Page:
Students Advocate on Capitol Hill for Social Justice Reforms

The group came together with other young people to address timely issues in the context of Catholic faith tradition.

IFTJ_768.jpgA group of seven Manhattan College students, led by Conor Reidy, campus minister in the office of Campus Ministry and Social Action (CMSA), participated in the Annual Ignatian Family Teach-In during the weekend of Nov. 4-6 in Washington, D.C.

More than 2,000 students from across the country came together for the Teach-In, which addresses timely social justice issues in the context of Catholic faith tradition, with a primary focus on racism and immigration during this year’s conference.

The Manhattan College group met with representatives from the office of United States Senator Kirsten Gillibrand on Capitol Hill to discuss policy and legislative actions on immigration and criminal justice reform.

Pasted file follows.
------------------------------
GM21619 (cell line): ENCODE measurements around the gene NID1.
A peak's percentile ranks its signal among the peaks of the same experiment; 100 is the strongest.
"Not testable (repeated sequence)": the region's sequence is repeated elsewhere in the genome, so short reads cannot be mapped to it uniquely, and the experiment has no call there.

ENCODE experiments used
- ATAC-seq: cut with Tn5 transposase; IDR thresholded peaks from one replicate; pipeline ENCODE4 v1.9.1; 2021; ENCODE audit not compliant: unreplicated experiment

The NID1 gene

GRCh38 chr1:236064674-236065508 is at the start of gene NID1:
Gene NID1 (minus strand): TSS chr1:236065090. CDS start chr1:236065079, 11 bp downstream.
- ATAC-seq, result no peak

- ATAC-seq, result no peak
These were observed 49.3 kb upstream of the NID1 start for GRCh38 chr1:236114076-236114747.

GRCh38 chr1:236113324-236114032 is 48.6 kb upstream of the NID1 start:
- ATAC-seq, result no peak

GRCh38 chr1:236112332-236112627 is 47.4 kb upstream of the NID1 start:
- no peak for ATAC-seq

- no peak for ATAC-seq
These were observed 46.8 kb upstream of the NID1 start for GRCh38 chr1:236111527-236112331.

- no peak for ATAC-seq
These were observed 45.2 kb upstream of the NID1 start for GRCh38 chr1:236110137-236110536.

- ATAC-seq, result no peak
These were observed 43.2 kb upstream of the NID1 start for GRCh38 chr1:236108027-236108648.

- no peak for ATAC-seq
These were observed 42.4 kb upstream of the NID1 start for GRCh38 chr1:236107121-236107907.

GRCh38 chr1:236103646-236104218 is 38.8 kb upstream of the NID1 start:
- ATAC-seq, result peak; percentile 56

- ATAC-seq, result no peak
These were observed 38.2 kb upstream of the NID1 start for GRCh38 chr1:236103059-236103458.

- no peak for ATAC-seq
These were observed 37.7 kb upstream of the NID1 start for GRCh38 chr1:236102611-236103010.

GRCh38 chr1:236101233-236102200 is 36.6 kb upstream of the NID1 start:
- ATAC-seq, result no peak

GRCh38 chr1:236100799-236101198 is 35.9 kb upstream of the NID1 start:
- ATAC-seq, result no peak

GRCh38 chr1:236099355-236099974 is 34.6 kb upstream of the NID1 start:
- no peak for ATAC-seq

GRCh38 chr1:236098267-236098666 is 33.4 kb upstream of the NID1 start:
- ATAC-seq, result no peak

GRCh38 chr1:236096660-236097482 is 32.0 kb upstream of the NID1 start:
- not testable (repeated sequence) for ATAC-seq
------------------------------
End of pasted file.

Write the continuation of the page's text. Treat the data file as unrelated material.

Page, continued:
Known as the largest annual Catholic social justice gathering in the U.S., the Teach-In attracts many young people ages 16-22, representing more than 120 Jesuit and other Catholic universities, high schools, and parishes in the U.S., as well as Canada, Mexico, and El Salvador.

The 2017 theme, Rowing Into the Deep: Magis Meets Justice, called attendees to explore a more deeply authentic, courageous, generous, and compassionate response to the changing realities of our world.

Building off the Teach-In, CMSA has also partnered with local Catholic colleges, including Iona, Mount Saint Vincent, and St. John’s University, to plan a Catholic conference on the Power of Advocacy on April 20, 2018.

By Pete McHugh